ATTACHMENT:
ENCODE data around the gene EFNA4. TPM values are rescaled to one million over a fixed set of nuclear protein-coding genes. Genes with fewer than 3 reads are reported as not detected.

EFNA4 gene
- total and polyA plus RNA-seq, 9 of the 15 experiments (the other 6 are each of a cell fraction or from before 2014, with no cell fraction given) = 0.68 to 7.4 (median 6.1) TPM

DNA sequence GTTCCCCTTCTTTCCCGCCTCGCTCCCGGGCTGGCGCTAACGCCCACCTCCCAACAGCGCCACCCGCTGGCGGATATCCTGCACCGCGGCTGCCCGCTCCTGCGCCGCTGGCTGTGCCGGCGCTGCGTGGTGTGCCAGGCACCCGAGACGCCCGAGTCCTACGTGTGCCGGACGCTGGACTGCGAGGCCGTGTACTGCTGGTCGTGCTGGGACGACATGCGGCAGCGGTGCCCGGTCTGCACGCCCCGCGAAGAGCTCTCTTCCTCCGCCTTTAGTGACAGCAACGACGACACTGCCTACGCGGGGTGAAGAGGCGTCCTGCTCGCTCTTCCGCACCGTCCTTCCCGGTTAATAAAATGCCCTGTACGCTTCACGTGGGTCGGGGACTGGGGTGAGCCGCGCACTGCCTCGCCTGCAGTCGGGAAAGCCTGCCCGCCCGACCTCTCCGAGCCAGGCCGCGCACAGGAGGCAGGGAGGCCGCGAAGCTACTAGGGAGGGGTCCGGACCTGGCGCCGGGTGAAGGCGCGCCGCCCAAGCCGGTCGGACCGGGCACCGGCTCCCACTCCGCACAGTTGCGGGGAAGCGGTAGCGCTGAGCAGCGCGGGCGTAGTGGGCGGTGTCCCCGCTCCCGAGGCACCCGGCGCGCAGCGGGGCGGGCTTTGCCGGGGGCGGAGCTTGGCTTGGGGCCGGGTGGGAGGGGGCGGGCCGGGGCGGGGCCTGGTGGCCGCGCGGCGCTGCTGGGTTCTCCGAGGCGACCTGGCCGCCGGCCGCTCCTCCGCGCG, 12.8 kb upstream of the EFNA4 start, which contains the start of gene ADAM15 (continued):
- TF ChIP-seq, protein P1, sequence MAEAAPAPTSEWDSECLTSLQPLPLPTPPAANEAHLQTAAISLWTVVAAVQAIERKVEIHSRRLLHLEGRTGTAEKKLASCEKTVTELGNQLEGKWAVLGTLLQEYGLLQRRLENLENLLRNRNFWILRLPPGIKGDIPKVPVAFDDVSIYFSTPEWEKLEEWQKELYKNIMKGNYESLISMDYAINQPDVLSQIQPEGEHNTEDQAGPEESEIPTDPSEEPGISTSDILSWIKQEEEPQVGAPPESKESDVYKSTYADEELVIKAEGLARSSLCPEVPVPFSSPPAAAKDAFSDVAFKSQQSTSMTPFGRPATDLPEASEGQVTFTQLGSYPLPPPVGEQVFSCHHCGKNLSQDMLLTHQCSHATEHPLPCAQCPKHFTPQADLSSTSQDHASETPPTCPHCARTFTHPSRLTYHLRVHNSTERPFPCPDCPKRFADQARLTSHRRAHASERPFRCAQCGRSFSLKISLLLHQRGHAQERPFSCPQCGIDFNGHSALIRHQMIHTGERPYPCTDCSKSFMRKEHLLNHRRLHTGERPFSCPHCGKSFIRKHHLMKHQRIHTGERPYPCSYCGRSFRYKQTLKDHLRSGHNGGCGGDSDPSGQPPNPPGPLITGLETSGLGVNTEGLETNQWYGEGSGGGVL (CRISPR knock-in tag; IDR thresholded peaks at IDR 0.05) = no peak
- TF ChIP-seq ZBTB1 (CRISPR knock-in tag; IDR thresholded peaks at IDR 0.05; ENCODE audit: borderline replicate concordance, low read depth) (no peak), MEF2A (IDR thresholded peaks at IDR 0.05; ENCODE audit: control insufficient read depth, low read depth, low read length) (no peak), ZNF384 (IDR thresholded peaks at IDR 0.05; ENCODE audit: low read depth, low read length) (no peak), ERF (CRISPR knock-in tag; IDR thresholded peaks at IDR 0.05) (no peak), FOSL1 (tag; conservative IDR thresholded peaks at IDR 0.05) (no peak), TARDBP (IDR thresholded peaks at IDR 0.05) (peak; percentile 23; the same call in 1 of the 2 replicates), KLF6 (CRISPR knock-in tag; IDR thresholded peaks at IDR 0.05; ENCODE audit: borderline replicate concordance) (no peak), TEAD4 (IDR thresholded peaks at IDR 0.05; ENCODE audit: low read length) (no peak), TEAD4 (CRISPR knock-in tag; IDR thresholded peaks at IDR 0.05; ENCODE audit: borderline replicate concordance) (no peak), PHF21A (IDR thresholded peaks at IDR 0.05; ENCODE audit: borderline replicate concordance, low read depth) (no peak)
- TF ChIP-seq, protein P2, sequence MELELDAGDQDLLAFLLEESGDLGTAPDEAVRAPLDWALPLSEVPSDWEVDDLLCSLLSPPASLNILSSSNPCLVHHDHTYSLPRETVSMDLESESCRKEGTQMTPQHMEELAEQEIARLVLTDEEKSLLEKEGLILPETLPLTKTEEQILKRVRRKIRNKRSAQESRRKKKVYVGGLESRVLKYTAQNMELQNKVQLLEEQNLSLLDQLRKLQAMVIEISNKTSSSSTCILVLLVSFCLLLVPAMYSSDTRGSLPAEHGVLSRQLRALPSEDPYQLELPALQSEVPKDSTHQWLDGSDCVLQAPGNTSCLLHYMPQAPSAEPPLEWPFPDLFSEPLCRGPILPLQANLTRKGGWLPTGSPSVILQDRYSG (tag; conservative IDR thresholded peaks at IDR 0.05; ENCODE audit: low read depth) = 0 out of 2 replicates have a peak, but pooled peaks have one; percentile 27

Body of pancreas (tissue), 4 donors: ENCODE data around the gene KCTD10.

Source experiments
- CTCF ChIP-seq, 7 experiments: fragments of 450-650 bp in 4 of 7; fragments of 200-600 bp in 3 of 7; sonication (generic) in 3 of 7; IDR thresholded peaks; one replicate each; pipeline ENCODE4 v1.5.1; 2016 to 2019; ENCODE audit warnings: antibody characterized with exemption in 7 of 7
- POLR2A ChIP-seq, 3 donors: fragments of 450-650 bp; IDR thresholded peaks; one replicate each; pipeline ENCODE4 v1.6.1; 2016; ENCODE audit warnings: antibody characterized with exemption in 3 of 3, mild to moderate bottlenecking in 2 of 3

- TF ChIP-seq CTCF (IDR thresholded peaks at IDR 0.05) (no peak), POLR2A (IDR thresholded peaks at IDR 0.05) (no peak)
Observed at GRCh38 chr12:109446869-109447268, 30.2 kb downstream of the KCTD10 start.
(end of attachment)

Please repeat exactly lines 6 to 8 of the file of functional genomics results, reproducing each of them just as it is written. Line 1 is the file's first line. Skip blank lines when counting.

- TF ChIP-seq ZBTB1 (CRISPR knock-in tag; IDR thresholded peaks at IDR 0.05; ENCODE audit: borderline replicate concordance, low read depth) (no peak), MEF2A (IDR thresholded peaks at IDR 0.05; ENCODE audit: control insufficient read depth, low read depth, low read length) (no peak), ZNF384 (IDR thresholded peaks at IDR 0.05; ENCODE audit: low read depth, low read length) (no peak), ERF (CRISPR knock-in tag; IDR thresholded peaks at IDR 0.05) (no peak), FOSL1 (tag; conservative IDR thresholded peaks at IDR 0.05) (no peak), TARDBP (IDR thresholded peaks at IDR 0.05) (peak; percentile 23; the same call in 1 of the 2 replicates), KLF6 (CRISPR knock-in tag; IDR thresholded peaks at IDR 0.05; ENCODE audit: borderline replicate concordance) (no peak), TEAD4 (IDR thresholded peaks at IDR 0.05; ENCODE audit: low read length) (no peak), TEAD4 (CRISPR knock-in tag; IDR thresholded peaks at IDR 0.05; ENCODE audit: borderline replicate concordance) (no peak), PHF21A (IDR thresholded peaks at IDR 0.05; ENCODE audit: borderline replicate concordance, low read depth) (no peak)
- TF ChIP-seq, protein P2, sequence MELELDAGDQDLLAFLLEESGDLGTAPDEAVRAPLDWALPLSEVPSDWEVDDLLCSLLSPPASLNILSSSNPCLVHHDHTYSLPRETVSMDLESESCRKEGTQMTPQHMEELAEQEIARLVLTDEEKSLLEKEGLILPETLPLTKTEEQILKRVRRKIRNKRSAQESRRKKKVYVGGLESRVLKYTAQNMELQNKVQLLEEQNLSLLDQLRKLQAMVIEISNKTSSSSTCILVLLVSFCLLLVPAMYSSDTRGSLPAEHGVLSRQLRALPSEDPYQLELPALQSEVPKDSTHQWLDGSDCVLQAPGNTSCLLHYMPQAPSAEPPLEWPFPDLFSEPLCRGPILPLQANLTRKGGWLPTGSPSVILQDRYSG (tag; conservative IDR thresholded peaks at IDR 0.05; ENCODE audit: low read depth) = 0 out of 2 replicates have a peak, but pooled peaks have one; percentile 27

Body of pancreas (tissue), 4 donors: ENCODE data around the gene KCTD10.